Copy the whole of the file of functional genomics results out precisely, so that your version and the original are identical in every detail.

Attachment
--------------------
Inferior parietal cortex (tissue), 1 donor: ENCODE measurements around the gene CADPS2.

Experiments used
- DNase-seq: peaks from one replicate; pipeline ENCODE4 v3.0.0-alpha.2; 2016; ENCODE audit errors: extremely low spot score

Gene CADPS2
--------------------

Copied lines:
Inferior parietal cortex (tissue), 1 donor: ENCODE measurements around the gene CADPS2.

Experiments used
- DNase-seq: peaks from one replicate; pipeline ENCODE4 v3.0.0-alpha.2; 2016; ENCODE audit errors: extremely low spot score

Gene CADPS2